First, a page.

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Superiorly, the lesion was involving the upper gingivolabial sulcus which is shown in Figure 1.
The most commonly involved site was mandibular left gingivolabial sulcus (22.2%).
Amongst the snuff dippers mandibular left gingivolabial sulcus (Fig 2), was the most common site of OSCC (22.2%), which was also the most common primary site of snuff dipping in both male and female patients.
In the present study the most common site involved in patients with delay in the diagnosis of OSCC was mandibular left ginigivolabial sulcus (22.2%) followed by mandibular right gingivolabial sulcus (13%).
During Caldwell-Luc procedure, incision is made 5mm below the gingivolabial sulcus extending from pyriform aperture medially to the maxillary tuberosity laterally.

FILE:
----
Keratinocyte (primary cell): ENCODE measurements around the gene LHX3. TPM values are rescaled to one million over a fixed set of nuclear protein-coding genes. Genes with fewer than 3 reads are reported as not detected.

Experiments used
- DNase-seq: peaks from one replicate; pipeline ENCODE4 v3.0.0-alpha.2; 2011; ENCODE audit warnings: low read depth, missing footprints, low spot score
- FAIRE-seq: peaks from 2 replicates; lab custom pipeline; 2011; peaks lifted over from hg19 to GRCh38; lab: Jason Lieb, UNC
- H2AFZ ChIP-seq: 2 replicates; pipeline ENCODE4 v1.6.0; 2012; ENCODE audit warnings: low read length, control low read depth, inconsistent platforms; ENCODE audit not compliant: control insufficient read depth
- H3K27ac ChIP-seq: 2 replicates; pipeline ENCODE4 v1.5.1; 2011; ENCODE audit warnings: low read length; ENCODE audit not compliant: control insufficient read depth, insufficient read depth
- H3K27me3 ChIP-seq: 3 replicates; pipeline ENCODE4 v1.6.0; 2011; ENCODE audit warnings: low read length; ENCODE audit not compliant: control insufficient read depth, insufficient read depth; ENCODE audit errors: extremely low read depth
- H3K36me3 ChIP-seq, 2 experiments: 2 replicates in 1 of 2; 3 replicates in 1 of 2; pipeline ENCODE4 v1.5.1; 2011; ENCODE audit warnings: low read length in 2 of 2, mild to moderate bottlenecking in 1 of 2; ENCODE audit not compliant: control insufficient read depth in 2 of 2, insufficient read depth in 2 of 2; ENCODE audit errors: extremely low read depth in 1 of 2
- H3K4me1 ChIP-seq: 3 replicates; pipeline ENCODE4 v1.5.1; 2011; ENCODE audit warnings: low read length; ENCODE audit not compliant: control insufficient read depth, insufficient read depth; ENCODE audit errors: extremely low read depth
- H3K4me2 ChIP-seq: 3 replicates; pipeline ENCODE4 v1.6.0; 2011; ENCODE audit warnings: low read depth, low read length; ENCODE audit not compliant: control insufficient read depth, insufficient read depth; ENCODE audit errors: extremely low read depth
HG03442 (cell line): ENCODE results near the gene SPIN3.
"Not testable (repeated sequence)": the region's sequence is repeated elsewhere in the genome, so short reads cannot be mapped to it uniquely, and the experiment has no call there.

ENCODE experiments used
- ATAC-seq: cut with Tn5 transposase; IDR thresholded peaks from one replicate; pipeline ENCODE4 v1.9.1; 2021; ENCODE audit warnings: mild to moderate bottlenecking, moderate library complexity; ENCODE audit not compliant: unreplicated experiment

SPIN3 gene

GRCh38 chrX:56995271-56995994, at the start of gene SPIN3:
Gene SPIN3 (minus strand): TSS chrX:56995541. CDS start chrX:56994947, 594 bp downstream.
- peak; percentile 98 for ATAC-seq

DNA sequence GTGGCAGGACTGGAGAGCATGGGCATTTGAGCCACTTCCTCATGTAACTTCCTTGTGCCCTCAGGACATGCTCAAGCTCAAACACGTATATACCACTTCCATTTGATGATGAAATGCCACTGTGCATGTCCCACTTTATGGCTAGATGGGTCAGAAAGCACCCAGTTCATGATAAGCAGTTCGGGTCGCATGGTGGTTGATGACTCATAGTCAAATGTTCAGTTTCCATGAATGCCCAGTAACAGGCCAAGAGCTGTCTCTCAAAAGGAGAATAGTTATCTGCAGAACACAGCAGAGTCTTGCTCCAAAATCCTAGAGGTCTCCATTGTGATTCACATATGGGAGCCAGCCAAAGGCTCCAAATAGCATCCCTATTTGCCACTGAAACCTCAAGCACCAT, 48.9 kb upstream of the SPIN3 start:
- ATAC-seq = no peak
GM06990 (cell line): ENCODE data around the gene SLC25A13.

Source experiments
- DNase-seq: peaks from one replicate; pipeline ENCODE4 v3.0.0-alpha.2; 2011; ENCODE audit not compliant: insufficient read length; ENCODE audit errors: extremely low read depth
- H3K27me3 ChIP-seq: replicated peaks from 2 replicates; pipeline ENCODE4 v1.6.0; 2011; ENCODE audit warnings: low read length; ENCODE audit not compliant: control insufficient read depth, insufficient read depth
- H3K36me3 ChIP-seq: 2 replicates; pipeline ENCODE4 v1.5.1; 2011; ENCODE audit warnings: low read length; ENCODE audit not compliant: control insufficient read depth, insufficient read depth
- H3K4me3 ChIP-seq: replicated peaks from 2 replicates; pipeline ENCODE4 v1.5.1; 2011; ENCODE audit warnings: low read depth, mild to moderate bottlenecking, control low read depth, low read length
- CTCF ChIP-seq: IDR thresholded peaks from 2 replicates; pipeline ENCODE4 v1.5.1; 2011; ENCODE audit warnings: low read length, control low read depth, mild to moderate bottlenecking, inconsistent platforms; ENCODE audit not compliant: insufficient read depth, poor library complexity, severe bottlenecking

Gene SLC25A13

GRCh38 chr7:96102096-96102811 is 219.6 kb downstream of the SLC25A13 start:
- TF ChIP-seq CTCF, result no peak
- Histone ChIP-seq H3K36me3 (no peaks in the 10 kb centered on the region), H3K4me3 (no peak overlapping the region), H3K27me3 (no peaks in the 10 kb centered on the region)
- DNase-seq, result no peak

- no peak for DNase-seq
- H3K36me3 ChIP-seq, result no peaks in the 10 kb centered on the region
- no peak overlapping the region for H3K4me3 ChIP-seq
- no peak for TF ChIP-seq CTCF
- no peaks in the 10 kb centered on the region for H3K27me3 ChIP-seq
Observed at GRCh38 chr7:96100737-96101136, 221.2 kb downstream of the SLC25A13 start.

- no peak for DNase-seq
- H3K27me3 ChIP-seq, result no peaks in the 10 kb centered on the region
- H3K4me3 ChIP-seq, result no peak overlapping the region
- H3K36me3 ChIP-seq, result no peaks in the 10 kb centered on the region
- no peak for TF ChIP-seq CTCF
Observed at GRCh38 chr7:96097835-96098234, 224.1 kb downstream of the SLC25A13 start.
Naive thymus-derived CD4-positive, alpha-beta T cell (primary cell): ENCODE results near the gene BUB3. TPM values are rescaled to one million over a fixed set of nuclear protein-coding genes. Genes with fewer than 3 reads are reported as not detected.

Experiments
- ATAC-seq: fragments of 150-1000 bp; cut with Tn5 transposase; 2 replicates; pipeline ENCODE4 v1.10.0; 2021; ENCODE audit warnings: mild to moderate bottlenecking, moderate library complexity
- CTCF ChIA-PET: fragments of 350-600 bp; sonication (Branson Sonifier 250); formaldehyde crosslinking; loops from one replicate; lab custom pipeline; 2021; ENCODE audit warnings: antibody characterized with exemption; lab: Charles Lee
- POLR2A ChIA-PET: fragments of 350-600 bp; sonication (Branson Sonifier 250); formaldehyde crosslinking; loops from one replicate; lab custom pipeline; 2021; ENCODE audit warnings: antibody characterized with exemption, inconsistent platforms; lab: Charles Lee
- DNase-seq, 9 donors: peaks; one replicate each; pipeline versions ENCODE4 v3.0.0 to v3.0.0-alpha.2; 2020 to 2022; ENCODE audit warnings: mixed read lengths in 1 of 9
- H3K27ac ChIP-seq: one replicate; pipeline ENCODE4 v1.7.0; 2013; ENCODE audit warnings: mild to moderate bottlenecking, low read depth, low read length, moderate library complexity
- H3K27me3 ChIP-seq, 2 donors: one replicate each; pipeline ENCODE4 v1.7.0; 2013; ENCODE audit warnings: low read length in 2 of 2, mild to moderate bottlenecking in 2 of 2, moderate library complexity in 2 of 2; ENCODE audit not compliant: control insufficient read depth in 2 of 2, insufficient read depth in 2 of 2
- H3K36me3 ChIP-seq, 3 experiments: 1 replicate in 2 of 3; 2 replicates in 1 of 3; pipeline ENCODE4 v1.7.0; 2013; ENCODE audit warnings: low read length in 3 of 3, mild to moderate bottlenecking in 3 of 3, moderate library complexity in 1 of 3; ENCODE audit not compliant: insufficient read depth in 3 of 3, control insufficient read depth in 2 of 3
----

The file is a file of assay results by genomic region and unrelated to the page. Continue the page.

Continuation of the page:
(1) Remaining extraosseous, they expand into and in front of the piriform aperture, downward into the gingivolabial sulcus, and laterally into the soft tissue of the face.
Intraorally, there was obliteration of superior gingivolabial sulcus bilaterally contiguous to maxillary incisors and canines.
Its broad base ensures adequate blood supply and, consequently, high success rate (93%) had been reported.2 Disadvantages of this procedure include the obliteration of gingivolabial sulcus, making it difficult to use prosthesis in future.
A mass can also extend inferiorly into the gingivolabial sulcus or laterally into the facial soft tissue and cause a widening of the nasal vestibule, swelling of the upper lip, obliteration of the nasolabial fold, elevation of the nasal floor, and swelling in the nasal and oral cavity.
Incision is usually placed 5 mm above the gingivolabial sulcus. The site is elevated preserving the mucosa which aids in proper healing.